amc49

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I point the lobes 180 away from the shim contact point myself, it guarantees you are away from any clearance ramp and you are truly on the base circle then.

Honda changed the marks up once from where they started out at, maybe in an effort to deal with the clearance issue but they mainly do the marks to speed up service as you have to turn the engine around less, that loses some accuracy though.

FYI, when the clearance disappears then the cam lobe begins to wipe all oil off of it and why the lobes then wear faster, it causes huge fits on the bigger motors with more lobe lift and Honda did nothing to improve the heat treat on those over the 750 parts. Why it's hard to find truly good cams on 900 and almost impossible on the 1100. I consider .010" of wear on any single lobe as a dead cam, once that much the heat treat is gone and they wear like lightning past that.
 

RSS83

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Update, Did some part cleaning while waiting for other things to arrive. The Trip meter reset was sticking so I disassembled the cluster and cleaned everything. Polished the plastic too. I didn't have fine enough sandpaper to wet sand it to remove the scratches, but it does look better with a nice polish anyway. I also found that the PO had replaced the back-lights in the gauges with 6V bulbs, they slightly melted the holders and popped of course. So this was a nice time to try some LED bulbs! Anytime you can reduce power consumption on these bikes its a good thing, although these bulbs don't amount for much of anything in power use. either way the originals are 3.4W each and the LEDs I got are 1 watt, so a nice 1/3 of the power.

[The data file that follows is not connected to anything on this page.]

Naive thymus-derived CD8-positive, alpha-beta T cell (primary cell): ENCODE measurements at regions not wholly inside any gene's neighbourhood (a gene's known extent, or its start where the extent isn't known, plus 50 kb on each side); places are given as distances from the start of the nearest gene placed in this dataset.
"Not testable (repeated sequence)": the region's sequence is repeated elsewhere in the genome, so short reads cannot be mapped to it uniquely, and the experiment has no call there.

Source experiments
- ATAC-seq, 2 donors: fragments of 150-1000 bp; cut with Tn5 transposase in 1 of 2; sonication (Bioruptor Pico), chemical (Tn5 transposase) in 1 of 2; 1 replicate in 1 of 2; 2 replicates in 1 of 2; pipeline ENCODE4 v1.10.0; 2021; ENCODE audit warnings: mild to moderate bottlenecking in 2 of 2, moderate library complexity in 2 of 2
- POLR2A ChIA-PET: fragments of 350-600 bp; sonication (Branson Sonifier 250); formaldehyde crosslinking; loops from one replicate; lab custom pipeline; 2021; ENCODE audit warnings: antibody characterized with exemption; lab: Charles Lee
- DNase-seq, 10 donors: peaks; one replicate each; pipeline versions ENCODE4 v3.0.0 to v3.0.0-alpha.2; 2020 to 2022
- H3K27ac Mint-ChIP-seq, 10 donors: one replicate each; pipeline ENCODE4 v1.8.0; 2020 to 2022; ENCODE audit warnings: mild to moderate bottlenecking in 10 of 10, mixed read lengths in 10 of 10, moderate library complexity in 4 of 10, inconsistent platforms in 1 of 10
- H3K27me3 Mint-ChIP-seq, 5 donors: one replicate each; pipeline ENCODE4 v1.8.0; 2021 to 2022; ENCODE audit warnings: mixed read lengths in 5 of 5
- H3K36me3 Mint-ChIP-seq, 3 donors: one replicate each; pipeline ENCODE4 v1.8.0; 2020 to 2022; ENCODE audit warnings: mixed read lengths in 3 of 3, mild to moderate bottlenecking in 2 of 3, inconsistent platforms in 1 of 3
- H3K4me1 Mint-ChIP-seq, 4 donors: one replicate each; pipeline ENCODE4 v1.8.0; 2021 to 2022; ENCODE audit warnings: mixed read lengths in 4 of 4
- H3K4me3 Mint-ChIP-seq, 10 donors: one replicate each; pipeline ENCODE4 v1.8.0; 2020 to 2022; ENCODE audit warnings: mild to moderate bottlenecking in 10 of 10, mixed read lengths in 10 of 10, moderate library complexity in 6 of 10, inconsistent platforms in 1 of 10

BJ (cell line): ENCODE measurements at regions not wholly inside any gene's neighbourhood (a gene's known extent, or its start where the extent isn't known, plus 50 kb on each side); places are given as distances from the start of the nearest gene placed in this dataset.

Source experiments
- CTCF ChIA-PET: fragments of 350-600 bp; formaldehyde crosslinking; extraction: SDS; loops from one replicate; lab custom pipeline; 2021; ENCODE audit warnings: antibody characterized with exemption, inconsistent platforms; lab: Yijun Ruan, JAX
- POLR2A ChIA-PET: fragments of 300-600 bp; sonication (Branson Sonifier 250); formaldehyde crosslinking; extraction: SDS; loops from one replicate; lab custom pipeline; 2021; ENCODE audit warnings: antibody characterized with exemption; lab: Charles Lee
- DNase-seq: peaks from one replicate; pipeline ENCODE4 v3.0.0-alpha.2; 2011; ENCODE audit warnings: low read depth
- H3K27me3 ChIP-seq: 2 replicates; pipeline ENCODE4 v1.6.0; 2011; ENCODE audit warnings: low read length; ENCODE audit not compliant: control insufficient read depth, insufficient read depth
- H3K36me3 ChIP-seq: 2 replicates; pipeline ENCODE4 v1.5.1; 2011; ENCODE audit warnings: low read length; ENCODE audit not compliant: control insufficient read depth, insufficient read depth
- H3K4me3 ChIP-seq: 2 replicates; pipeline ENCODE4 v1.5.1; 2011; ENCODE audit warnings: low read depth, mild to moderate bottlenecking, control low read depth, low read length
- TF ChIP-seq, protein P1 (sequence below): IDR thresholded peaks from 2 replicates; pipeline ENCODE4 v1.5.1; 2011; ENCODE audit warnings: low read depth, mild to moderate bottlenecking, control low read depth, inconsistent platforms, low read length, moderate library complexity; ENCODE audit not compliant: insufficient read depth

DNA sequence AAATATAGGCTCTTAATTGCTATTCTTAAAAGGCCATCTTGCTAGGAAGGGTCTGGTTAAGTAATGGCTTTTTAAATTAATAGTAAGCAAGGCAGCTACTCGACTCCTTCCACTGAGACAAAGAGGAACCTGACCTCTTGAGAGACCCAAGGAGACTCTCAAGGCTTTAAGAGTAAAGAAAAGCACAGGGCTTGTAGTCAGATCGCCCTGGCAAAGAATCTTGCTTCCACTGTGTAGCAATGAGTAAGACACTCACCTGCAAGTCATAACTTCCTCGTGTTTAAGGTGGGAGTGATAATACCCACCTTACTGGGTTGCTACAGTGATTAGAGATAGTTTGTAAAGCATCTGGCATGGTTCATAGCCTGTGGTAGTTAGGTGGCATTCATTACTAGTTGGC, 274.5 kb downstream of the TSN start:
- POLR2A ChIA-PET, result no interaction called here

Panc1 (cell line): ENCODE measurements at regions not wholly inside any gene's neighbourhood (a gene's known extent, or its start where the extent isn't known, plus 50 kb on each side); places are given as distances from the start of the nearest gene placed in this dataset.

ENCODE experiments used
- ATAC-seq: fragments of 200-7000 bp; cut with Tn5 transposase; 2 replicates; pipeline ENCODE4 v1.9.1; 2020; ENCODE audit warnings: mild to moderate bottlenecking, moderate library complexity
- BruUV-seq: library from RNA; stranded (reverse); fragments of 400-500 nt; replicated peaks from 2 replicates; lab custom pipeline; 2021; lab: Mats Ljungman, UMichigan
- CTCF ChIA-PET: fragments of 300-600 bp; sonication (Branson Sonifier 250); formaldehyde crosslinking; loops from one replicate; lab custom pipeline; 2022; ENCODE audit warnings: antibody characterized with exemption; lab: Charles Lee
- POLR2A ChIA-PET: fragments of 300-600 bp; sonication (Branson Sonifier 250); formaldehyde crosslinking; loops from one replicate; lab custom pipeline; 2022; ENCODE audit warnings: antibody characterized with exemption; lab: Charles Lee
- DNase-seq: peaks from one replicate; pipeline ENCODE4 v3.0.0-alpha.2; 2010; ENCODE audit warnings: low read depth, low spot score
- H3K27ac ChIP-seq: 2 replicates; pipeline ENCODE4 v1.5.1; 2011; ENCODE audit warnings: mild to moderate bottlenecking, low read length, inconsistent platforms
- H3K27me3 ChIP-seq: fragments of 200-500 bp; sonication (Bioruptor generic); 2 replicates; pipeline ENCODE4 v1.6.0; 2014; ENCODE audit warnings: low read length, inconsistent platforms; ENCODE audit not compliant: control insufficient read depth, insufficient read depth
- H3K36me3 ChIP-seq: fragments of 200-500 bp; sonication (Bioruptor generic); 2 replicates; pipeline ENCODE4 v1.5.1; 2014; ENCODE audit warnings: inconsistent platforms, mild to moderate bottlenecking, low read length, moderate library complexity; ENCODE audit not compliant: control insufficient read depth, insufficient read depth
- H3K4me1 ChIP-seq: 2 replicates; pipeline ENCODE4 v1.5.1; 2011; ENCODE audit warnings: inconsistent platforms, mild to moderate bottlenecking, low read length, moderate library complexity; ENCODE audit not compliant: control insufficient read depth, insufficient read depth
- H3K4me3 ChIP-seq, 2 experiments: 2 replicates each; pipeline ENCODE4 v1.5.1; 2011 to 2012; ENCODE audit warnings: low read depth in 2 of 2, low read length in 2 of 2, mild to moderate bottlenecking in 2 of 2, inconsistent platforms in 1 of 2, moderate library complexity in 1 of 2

Before some Polishing
20171028_173223.jpg

After some polishing
20171028_173343.jpg

LED vs. the Bulb
20171031_174235.jpg

Looks good for the backlights! I also like the white light over the bulb's color. Too bad it shows the dirt inside of the gauges, guess that will be something else to do, un-bend the metal ring and clean under the glass. Can re-paint the needles and lubricate while in there too.
20171031_175453.jpg

They were a bit too bright for the turn and other indicators though, the backlights had the advantage of not shining directly on the gauge face
20171031_174515.jpg

The bulbs were just 10 for 10 bucks too, so a pretty cheap upgrade for the gauges!
 

RSS83

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Update

Got some more time to work on the mess. Was working on getting the carburetors figured out, found out that the previously installed cheap-o rebuild kits were causing some problems. The springs on the needles were not all the same rate and the float levels varied by 8mm! one was constantly flooding. New needles on the way to fix that. I wish the previous owner hadn't put in the cheap-o floats as well.....